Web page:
Beyond facts and figures, our greatest learning came from the stories of more than 1,000 young scholars – first-generation university students who did not have anyone to lean on as they navigated the complexities of the higher education system; refugees whose lives and education were disrupted by conflict; and many who battled the stress of achieving their academic dreams while they helped care for their families.
It was only with open communication and close partnership with our university partners that we learned how to support our scholars as they strove to overcome challenges. The foundation’s scholarship model is far from perfect but it has gone a long way to address the barriers underprivileged youth face in higher education and has the potential to become a valuable resource for all those who want to offer life-changing scholarships.
Educational system challenges in the region and the sheer number of young people who needed educational support dictated the necessity of the foundation to seek new solutions. Yet many of the readily available interventions were traditional, time-consuming and financially unfeasible to upscale.
Investing in tech-enabled solutions became an integral part of our strategy but it was never the cornerstone. We were driven by finding solutions to the main challenge of the foundation – providing access to high-quality education to millions across the region. We were the first foundation in the world to support access to scholarships in MicroMasters online graduate courses, in collaboration with the Massachusetts Institute of Technology. But access alone was not enough. We had to work hard at making more youth aware of the online learning opportunity, be able to access it and to succeed. We also had to counter resistance from educational institutions and government entities that were not ready to adapt to the new approach.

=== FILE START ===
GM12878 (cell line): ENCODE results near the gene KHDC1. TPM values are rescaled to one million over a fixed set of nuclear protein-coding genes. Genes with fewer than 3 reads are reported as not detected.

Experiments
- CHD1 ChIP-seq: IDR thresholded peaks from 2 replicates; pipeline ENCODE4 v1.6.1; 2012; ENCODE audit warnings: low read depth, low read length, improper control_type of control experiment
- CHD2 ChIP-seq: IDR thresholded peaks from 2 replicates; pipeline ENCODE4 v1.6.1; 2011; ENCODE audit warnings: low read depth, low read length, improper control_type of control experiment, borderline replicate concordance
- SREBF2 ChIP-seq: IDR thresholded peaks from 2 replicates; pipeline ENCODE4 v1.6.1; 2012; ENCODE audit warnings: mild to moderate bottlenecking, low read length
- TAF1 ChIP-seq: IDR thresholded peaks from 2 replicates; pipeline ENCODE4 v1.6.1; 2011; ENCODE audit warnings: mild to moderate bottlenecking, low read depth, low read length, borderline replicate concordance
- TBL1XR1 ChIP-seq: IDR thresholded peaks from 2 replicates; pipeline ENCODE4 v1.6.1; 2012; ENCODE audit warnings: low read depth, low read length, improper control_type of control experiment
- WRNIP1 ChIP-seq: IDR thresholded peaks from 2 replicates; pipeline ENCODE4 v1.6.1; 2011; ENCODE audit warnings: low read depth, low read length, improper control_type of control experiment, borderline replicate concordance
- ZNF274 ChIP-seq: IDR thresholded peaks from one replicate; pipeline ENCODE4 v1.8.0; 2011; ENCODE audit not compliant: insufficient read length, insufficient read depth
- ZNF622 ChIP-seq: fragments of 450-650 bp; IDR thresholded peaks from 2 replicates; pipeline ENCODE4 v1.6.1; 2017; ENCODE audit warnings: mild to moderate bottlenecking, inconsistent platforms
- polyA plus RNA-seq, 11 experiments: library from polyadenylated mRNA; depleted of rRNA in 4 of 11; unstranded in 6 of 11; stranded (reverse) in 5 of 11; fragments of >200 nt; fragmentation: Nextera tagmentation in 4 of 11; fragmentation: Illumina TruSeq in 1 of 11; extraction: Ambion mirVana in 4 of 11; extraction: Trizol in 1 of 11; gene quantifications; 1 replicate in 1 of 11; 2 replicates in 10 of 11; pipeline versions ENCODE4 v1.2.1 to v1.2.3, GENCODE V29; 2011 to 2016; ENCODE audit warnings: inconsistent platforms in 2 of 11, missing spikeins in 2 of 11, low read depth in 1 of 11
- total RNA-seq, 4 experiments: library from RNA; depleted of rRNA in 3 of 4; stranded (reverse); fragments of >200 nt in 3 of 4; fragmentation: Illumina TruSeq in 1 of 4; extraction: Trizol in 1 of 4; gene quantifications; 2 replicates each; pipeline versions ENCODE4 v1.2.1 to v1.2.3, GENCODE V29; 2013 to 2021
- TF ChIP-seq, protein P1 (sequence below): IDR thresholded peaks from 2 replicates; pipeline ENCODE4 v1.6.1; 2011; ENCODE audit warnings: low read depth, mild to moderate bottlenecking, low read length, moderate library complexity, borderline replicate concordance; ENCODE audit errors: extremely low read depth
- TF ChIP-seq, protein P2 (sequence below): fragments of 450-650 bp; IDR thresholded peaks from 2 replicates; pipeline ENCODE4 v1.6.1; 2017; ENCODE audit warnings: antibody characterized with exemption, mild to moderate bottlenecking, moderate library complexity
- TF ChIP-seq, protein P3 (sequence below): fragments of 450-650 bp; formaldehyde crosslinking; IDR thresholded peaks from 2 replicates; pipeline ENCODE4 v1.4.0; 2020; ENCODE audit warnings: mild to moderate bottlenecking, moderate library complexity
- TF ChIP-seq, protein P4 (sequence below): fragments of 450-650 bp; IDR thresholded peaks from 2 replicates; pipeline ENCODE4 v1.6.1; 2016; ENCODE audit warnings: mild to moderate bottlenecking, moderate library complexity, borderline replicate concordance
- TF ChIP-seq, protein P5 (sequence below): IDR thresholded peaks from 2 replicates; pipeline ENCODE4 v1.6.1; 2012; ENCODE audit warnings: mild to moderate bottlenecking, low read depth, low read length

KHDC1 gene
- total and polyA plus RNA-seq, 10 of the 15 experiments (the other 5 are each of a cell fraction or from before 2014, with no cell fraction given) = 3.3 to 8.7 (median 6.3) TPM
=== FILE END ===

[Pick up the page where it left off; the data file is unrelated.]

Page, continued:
One of the most promising online learning initiatives is a new collaboration between the foundation and the American University of Beirut, which takes the institution online, building on what we and the world have learned from this space while fostering homegrown regional innovation to meet the needs of students. This initiative has the potential to change teaching and learning in universities in the region and make higher education much more accessible.